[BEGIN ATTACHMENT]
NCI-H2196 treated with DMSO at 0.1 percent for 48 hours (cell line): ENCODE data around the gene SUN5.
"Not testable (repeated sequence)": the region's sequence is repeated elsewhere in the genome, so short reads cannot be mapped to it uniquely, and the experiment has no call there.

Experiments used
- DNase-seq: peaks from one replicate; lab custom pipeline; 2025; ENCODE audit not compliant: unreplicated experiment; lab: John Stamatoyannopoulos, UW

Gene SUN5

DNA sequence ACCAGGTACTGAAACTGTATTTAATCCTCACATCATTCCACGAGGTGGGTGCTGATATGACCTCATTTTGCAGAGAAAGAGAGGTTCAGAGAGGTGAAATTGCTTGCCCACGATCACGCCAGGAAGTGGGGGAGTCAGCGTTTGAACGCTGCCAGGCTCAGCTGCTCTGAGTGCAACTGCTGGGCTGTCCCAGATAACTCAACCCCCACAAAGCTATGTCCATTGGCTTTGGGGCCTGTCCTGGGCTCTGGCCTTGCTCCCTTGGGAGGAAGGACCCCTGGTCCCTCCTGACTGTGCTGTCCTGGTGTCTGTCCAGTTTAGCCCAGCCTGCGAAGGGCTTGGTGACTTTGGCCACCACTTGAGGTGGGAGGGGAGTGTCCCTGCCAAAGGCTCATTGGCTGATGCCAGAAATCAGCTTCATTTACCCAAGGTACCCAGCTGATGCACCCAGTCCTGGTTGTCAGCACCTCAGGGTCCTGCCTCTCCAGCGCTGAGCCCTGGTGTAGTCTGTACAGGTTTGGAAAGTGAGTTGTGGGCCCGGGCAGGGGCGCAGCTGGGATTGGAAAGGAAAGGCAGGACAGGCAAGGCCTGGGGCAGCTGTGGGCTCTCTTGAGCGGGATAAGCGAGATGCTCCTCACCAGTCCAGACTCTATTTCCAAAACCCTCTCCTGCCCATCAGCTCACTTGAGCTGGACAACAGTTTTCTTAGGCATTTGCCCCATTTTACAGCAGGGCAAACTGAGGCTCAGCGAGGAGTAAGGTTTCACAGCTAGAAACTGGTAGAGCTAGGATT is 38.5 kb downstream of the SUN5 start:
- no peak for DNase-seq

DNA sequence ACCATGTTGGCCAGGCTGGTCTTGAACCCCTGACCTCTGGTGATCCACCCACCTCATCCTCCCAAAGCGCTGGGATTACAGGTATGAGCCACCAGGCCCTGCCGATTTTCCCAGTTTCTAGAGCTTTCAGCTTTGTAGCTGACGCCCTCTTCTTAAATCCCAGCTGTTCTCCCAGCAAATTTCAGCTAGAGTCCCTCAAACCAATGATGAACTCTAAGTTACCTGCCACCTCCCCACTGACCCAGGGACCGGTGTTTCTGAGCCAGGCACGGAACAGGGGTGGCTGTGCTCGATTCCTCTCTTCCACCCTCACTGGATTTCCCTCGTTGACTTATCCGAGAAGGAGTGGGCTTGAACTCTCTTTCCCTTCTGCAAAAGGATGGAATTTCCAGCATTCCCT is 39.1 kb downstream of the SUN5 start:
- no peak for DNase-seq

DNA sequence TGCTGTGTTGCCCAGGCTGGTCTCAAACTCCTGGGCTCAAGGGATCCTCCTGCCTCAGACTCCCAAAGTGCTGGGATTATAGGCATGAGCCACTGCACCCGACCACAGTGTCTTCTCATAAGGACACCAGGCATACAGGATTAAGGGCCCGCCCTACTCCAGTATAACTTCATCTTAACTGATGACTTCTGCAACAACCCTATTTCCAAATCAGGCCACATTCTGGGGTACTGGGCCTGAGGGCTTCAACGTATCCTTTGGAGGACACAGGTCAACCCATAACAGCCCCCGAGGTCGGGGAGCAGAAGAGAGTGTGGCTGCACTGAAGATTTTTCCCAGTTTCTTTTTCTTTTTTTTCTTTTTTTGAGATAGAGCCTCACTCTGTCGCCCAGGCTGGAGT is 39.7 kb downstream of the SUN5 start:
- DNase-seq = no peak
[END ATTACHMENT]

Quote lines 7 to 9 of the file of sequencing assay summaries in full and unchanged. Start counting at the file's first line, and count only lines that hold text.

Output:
- no peak for DNase-seq

DNA sequence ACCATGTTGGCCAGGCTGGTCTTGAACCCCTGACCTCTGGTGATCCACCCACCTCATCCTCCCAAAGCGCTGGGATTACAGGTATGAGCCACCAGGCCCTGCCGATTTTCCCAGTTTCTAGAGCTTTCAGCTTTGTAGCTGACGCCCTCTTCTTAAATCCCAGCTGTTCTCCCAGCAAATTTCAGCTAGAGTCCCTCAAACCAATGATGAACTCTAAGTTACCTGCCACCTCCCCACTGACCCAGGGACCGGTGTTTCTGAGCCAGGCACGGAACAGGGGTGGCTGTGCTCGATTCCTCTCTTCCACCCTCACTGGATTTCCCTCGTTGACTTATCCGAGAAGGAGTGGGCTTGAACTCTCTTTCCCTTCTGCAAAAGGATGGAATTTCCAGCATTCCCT is 39.1 kb downstream of the SUN5 start:
- no peak for DNase-seq